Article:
Last week, The MetroWest Daily News reported this disturbing story about a Worcester police officer who was arrested and charged with home invasion, assault and battery, breaking and entering, trespassing and threatening to commit a crime:
According to a police report filed in Westborough District Court on Thursday, the veteran Worcester Police officer went to his ex-wife’s Shady Lane home on June 17 and began banging on the door, yelling to be let in while yelling profanities.
The report said his ex-wife would not let him in, so Stout forced a kitchen window screen open and climbed through.
"According to (the ex-wife) her ex-husband was in his full Worcester Police Department uniform at the time he forced his way into her house and he did have his gun, which was holstered in his belt/waist area," the report said.
Stout then went to a bedroom, where he attacked his ex-wife’s "companion" by "grabbing him by the neck and punching him several times, striking him in the face and neck area," the report said.
Throughout the attack, Stout yelled "I will kill you," repeatedly. When the assault was over, Stout told the man he would "murder" him if the man was ever around Stout’s family again, the report said.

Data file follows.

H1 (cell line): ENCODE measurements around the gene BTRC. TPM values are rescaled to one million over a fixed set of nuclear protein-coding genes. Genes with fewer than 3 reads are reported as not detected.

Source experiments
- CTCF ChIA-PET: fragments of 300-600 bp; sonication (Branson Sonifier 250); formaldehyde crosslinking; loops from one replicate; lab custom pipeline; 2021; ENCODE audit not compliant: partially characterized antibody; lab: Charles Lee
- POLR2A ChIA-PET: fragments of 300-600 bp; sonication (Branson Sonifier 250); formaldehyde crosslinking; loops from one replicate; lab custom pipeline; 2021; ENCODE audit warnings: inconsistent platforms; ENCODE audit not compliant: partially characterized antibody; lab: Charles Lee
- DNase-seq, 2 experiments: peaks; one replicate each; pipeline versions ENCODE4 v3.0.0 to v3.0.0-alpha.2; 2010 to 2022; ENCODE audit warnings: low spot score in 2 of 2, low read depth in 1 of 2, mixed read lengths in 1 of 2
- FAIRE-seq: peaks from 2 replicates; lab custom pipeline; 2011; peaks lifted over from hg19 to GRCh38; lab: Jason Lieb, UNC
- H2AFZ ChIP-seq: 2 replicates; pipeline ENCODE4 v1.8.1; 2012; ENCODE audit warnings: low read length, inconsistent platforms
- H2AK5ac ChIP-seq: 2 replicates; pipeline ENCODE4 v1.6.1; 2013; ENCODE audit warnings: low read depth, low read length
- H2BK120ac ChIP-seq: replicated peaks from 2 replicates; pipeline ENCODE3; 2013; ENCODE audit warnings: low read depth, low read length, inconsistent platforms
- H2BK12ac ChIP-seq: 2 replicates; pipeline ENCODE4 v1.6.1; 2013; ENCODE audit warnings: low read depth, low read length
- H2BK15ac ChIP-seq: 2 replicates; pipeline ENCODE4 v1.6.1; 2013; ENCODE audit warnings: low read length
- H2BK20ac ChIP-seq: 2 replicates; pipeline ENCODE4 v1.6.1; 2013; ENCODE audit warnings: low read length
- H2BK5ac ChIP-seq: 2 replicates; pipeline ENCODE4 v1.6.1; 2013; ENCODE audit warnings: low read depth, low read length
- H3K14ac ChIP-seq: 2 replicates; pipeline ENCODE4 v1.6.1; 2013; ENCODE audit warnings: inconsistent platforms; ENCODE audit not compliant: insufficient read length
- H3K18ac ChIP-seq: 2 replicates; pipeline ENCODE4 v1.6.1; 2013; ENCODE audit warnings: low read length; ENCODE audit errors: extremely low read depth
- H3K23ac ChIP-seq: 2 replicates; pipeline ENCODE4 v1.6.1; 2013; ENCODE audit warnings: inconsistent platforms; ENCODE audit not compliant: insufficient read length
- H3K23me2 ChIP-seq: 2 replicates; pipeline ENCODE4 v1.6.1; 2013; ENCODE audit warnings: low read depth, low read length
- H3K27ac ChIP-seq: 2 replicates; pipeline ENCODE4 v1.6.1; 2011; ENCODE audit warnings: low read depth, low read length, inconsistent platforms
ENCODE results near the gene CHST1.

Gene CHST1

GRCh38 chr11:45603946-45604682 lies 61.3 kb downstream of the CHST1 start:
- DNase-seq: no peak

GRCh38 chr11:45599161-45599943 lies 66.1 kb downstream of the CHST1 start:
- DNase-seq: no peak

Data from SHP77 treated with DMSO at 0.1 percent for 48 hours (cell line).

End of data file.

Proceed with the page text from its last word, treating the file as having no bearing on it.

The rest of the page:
Despite the serious charges Stout is facing, the police department is still paying him:
Stout, who has been with the Worcester Police Department for 16 years, is on paid administrative leave pending the outcome of an internal police investigation, Worcester Police spokesman Sgt. Kerry F. Hazelhurst said.
We see this sort of thing all the time. Police officers are accused of misconduct or criminal behavior and the department they work for puts them on administrative leave, but continues to pay them their lucrative salaries (police are some of the highest paid government employees in Boston, Worcester, Springfield, and other communities).
In recent memory, Massachusetts police have been given paid leave while facing allegations including everything from multiple assaults and rapes, to drunken hit-and-run accidents, to stealing military-grade explosives.
This paid time off can last for months, and sometimes even years. For instance, during 2012 and 2013, a West Springfield police captain was on paid leave for almost two years at a salary of about $104,000 while under investigation for several allegations of misconduct, including allegations that he abused several people in his custody.
There is no reason that police who are taken off the job due to allegations of misconduct or criminal behavior should be allowed to continue drawing a paycheck at taxpayer expense. In the case of guilty officers, the public is literally being forced to fund paid vacations for criminals. In the case of the innocent, the public is still being forced to pay people who aren't doing anything to benefit them.
Neither outcome is fair.